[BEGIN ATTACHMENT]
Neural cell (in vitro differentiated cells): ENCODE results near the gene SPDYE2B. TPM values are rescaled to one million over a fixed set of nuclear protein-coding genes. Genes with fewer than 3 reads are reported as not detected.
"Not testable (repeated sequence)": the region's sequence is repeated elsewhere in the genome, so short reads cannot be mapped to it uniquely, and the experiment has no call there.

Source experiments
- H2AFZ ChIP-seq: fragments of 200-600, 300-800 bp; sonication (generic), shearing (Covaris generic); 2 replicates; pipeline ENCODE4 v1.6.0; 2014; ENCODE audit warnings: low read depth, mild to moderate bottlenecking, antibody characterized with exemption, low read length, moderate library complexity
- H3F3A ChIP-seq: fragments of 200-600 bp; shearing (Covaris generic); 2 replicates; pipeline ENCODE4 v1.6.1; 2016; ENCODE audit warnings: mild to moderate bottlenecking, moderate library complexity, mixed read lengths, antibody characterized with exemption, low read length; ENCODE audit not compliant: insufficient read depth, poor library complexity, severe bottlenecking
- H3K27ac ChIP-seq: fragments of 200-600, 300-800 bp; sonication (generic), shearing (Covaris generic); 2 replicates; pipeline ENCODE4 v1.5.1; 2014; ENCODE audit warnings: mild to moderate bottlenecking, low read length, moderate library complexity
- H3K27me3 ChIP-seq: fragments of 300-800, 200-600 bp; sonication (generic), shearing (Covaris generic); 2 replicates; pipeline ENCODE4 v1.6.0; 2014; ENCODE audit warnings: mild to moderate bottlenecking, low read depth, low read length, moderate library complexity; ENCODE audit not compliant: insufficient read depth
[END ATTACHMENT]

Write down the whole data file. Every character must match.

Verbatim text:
Neural cell (in vitro differentiated cells): ENCODE results near the gene SPDYE2B. TPM values are rescaled to one million over a fixed set of nuclear protein-coding genes. Genes with fewer than 3 reads are reported as not detected.
"Not testable (repeated sequence)": the region's sequence is repeated elsewhere in the genome, so short reads cannot be mapped to it uniquely, and the experiment has no call there.

Source experiments
- H2AFZ ChIP-seq: fragments of 200-600, 300-800 bp; sonication (generic), shearing (Covaris generic); 2 replicates; pipeline ENCODE4 v1.6.0; 2014; ENCODE audit warnings: low read depth, mild to moderate bottlenecking, antibody characterized with exemption, low read length, moderate library complexity
- H3F3A ChIP-seq: fragments of 200-600 bp; shearing (Covaris generic); 2 replicates; pipeline ENCODE4 v1.6.1; 2016; ENCODE audit warnings: mild to moderate bottlenecking, moderate library complexity, mixed read lengths, antibody characterized with exemption, low read length; ENCODE audit not compliant: insufficient read depth, poor library complexity, severe bottlenecking
- H3K27ac ChIP-seq: fragments of 200-600, 300-800 bp; sonication (generic), shearing (Covaris generic); 2 replicates; pipeline ENCODE4 v1.5.1; 2014; ENCODE audit warnings: mild to moderate bottlenecking, low read length, moderate library complexity
- H3K27me3 ChIP-seq: fragments of 300-800, 200-600 bp; sonication (generic), shearing (Covaris generic); 2 replicates; pipeline ENCODE4 v1.6.0; 2014; ENCODE audit warnings: mild to moderate bottlenecking, low read depth, low read length, moderate library complexity; ENCODE audit not compliant: insufficient read depth